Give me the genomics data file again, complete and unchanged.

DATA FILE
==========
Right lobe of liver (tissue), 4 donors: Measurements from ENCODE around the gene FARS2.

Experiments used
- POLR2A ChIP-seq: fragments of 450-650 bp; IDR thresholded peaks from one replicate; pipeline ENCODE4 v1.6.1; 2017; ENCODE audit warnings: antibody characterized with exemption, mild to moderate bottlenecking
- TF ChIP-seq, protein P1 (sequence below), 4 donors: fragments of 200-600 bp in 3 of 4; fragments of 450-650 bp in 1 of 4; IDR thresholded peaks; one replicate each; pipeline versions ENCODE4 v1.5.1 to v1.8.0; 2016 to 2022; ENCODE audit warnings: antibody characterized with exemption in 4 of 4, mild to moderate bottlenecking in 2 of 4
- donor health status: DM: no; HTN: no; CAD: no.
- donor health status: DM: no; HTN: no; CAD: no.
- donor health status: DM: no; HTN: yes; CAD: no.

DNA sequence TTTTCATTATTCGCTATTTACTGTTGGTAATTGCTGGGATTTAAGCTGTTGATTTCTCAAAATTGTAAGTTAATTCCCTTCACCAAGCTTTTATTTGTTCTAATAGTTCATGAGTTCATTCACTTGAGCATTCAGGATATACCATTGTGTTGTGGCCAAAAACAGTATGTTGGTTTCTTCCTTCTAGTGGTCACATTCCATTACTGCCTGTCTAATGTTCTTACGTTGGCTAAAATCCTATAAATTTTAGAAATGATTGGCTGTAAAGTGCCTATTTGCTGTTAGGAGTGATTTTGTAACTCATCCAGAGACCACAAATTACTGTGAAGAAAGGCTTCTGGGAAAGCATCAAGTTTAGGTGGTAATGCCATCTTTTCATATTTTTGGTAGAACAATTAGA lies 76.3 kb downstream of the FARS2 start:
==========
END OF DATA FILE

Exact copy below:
Right lobe of liver (tissue), 4 donors: Measurements from ENCODE around the gene FARS2.

Experiments used
- POLR2A ChIP-seq: fragments of 450-650 bp; IDR thresholded peaks from one replicate; pipeline ENCODE4 v1.6.1; 2017; ENCODE audit warnings: antibody characterized with exemption, mild to moderate bottlenecking
- TF ChIP-seq, protein P1 (sequence below), 4 donors: fragments of 200-600 bp in 3 of 4; fragments of 450-650 bp in 1 of 4; IDR thresholded peaks; one replicate each; pipeline versions ENCODE4 v1.5.1 to v1.8.0; 2016 to 2022; ENCODE audit warnings: antibody characterized with exemption in 4 of 4, mild to moderate bottlenecking in 2 of 4
- donor health status: DM: no; HTN: no; CAD: no.
- donor health status: DM: no; HTN: no; CAD: no.
- donor health status: DM: no; HTN: yes; CAD: no.

DNA sequence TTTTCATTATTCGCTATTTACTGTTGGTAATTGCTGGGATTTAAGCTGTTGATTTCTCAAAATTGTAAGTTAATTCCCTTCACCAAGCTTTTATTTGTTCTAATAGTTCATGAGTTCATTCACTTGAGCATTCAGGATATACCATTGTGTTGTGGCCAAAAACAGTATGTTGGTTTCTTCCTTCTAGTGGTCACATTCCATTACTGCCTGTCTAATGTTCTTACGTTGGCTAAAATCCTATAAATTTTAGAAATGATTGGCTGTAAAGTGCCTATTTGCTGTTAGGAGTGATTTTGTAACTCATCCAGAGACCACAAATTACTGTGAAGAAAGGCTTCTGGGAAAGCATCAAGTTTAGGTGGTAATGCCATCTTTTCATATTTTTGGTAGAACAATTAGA lies 76.3 kb downstream of the FARS2 start: